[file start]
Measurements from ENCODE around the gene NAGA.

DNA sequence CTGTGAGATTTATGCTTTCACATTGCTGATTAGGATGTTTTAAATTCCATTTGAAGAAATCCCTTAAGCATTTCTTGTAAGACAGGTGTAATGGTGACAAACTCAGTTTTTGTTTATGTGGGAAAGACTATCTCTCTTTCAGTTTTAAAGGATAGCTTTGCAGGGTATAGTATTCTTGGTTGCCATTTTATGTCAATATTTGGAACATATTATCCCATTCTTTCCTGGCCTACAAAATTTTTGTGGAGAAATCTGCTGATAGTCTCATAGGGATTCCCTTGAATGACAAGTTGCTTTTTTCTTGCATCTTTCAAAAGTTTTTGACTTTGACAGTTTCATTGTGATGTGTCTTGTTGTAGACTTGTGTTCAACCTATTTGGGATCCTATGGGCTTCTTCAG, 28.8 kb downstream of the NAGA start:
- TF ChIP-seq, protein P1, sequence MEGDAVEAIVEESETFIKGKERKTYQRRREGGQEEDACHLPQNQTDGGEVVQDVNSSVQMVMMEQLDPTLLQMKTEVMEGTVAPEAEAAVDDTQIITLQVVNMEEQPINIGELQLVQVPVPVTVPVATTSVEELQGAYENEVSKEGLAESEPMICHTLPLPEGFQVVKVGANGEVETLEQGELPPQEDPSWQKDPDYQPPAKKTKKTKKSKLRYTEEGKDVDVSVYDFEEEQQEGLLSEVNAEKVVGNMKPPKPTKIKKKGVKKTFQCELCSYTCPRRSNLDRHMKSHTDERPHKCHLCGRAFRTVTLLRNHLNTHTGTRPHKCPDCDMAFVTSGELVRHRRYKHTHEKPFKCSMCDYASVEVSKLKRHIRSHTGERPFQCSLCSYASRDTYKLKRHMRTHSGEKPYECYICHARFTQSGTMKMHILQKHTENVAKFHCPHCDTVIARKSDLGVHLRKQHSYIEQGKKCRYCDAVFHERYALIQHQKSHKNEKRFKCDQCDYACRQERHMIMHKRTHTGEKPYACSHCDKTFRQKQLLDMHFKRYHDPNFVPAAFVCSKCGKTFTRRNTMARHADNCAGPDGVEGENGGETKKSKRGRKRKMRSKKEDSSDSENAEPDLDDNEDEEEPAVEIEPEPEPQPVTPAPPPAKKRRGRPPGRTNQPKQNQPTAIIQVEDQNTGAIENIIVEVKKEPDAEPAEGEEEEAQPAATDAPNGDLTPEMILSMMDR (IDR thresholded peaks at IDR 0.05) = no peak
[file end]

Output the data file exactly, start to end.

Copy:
Measurements from ENCODE around the gene NAGA.

DNA sequence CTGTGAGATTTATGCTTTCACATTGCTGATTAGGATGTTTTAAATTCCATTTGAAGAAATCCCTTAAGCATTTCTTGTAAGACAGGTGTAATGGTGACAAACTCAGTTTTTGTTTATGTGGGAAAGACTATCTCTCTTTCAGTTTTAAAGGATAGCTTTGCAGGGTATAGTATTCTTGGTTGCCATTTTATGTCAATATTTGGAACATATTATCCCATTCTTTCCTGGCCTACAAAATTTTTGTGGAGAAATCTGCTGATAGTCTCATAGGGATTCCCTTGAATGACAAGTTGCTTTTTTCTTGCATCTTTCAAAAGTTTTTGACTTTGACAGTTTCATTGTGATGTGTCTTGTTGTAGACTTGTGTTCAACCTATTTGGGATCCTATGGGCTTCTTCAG, 28.8 kb downstream of the NAGA start:
- TF ChIP-seq, protein P1, sequence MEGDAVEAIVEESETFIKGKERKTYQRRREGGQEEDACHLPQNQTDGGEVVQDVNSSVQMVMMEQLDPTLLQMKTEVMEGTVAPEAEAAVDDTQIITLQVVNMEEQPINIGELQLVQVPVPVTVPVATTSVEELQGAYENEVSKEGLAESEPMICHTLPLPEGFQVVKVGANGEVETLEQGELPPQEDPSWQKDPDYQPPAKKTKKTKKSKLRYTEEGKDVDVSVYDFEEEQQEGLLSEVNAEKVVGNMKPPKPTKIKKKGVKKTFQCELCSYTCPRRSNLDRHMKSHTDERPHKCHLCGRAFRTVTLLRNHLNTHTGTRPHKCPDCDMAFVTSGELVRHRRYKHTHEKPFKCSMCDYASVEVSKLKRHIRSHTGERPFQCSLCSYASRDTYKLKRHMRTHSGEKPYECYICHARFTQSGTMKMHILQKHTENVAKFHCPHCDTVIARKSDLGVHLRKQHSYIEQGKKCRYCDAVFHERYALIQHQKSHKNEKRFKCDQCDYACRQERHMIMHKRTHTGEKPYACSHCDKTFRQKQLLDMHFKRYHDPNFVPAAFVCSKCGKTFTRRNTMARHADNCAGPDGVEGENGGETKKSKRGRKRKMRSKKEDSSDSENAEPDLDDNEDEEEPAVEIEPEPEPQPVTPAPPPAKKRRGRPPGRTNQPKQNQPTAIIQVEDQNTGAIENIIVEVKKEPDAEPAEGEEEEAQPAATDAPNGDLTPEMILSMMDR (IDR thresholded peaks at IDR 0.05) = no peak